Researchers at Mount Sinai have discovered that cross-talk between brain cells and peripheral immune cells can modulate the progression of multiple sclerosis (MS). The findings reveal a previously unknown way in which the brain and immune system talk to each other and may identify a new therapeutic target for MS and other brain disorders, according to the scientists.

In a study “Interleukin-3 coordinates glial-peripheral immune crosstalk to initiate multiple sclerosis” in Immunity, the team described how the inflammatory protein interleukin-3 (IL-3) coordinates that cellular communication and incites the recruitment of immune cells from the blood to the brain, exacerbating brain inflammation and worsening MS pathology.

“Glial cells and central nervous system (CNS)-infiltrating leukocytes contribute to multiple sclerosis (MS). However, the networks that govern crosstalk among these ontologically distinct populations remain unclear. Here, we show that, in mice and humans, CNS-resident astrocytes and infiltrating CD44hiCD4+ T cells generated interleukin-3 (IL-3), while microglia and recruited myeloid cells expressed interleukin-3 receptor-ɑ (IL-3Rɑ),” wrote the investigators.

“Astrocytic and T cell IL-3 elicited an immune migratory and chemotactic program by IL-3Rɑ+ myeloid cells that enhanced CNS immune cell infiltration, exacerbating MS and its preclinical model. Multiregional snRNA-seq of human CNS tissue revealed the appearance of IL3RA-expressing myeloid cells with chemotactic programming in MS plaques. IL3RA expression by plaque myeloid cells and IL-3 amount in the cerebrospinal fluid predicted myeloid and T cell abundance in the CNS and correlated with MS severity.

“Our findings establish IL-3:IL-3RA as a glial-peripheral immune network that prompts immune cell recruitment to the CNS and worsens MS.”

“While we’ve known that brain cells and immune cells are important to multiple sclerosis, the pathways or proteins that act as messengers to mediate communication between these disparate cell populations are poorly understood,” said senior author Cameron McAlpine, PhD, assistant professor of medicine (cardiology), and neuroscience, at the Icahn School of Medicine at Mount Sinai. “We’ve identified a previously unknown biological pathway in MS involving IL-3 as a mediator of cross-talk between brain and immune cells and an important regulator of brain inflammation.”

IL-3 has been associated with multiple disorders

Since its discovery decades ago, IL-3 has been associated with multiple disorders. Its link to Alzheimer’s disease was identified through research by the same team from the Cardiovascular Research Institute at Mount Sinai; it has also been linked to several inflammatory and autoimmune disorders. But its role in the brain has been vastly understudied.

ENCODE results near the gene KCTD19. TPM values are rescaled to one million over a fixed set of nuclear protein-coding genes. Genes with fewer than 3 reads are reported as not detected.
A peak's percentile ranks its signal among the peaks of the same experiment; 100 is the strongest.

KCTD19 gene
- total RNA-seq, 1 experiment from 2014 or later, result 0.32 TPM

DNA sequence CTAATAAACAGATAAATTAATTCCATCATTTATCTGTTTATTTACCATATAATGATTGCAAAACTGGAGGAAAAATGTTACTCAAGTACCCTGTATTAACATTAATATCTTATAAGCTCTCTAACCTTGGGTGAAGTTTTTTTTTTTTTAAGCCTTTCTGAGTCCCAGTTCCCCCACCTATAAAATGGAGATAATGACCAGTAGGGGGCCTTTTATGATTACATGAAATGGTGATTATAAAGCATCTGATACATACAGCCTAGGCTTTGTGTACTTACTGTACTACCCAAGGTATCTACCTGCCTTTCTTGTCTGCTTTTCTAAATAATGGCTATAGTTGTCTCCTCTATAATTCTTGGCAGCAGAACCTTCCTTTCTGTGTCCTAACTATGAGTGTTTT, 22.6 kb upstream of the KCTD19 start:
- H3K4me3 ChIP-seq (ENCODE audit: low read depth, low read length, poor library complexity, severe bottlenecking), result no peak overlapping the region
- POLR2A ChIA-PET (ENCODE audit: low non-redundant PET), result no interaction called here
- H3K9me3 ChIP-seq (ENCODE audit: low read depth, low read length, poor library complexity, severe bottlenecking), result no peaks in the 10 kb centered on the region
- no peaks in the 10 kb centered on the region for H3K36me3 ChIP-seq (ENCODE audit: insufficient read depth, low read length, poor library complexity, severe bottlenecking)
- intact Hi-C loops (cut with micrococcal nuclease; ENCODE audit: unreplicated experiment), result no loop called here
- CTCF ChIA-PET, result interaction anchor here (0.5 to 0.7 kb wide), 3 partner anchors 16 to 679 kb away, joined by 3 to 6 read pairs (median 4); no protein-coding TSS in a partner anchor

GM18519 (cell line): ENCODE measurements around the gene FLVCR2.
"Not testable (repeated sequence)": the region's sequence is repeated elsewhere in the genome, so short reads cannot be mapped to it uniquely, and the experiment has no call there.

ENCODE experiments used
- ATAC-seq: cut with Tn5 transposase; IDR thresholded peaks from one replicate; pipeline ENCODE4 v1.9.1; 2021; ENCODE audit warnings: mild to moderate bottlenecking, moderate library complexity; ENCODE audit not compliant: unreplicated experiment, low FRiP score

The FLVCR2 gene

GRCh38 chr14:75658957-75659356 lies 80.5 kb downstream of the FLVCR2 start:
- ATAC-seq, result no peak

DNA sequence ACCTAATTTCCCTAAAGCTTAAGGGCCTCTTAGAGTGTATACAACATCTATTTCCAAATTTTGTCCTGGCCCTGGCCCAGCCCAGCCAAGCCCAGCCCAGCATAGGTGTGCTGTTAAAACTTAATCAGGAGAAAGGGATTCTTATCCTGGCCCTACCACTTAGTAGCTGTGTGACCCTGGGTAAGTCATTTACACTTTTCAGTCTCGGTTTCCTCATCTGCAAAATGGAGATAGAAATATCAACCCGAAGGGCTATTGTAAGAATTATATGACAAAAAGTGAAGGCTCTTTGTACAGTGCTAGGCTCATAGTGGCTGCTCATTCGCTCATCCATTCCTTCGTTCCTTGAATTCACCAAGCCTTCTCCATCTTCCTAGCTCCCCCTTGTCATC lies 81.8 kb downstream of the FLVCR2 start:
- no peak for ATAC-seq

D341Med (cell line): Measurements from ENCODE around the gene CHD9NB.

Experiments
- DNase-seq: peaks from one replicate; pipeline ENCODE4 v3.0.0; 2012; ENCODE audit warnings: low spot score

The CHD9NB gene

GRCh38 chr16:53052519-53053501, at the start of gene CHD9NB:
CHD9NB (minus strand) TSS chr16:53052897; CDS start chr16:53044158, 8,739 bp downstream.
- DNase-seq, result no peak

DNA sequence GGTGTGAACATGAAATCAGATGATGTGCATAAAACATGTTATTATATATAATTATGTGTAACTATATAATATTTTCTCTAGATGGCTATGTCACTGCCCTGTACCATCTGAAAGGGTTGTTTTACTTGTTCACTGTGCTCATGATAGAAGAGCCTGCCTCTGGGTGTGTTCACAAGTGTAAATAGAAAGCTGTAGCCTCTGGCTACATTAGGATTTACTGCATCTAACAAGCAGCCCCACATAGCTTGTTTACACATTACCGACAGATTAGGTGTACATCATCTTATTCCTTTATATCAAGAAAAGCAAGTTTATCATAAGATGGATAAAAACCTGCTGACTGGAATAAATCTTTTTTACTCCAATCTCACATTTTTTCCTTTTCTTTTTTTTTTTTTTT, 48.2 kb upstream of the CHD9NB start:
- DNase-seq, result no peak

For their current investigation, Mount Sinai scientists used both human samples and mouse models to explore the pathophysiology of IL-3 in MS. They first measured IL-3 levels in the cerebrospinal fluid of 29 healthy people and 36 MS patients and found that the latter had higher levels of IL-3 in their cerebrospinal fluid, which acts as a watery cushion and a cellular and protein highway for the brain.

diseased spinal cord
Image of diseased spinal cord showing smaller demyelinated lesions where interleukin-3 is targeted. [Icahn School of Medicine at Mount Sinai]

Using four mouse models, they then learned that resident brain cells known as astrocytes and infiltrating immune cells (T cells) are the major sources of IL-3 in the central nervous system. Moreover, they found that other immune cells—microglia and infiltrating myeloid cells—respond to IL-3 by expressing its receptor, IL3-Ra, and that deleting IL-3 or IL-3Ra significantly reduced immune cell infiltration and inflammation, while noticeably improving the clinical MS symptoms of the mice. The researchers then returned to human samples and performed single nuclear sequencing of brain cells from six healthy individuals and six MS patients.

“We found in the brains of MS patients the appearance of IL-3Ra-expressing myeloid cells, and evidence that these cells are programmed and wired for inflammation and immune cell recruitment, processes that are detrimental in MS,” noted lead author Máté Kiss, PhD, a postdoctoral fellow from the Cardiovascular Research Institute at Mount Sinai. “This is a critical finding because in MS patients, myeloid cell IL-3Ra expression and IL-3 levels in the cerebrospinal fluid correlate with worse brain inflammation and MS severity.”

In identifying a novel mechanism of MS pathogenesis, the research team implicated IL-3 signaling as a potentially promising new therapeutic target.

“Biologics and small molecules targeting IL-3 signaling have been used in cancer therapy,” said McAlpine, “and our work suggests that this pathway could be therapeutically targeted to not only treat MS, but other neuroinflammatory conditions like Alzheimer’s disease and dementia as well. However, further work is needed to formally test this.”

Participating in the study was the Center for Systems Biology and the department of radiology at Massachusetts General Hospital and Harvard Medical School, and the Center for Genomic Medicine at Mass General.

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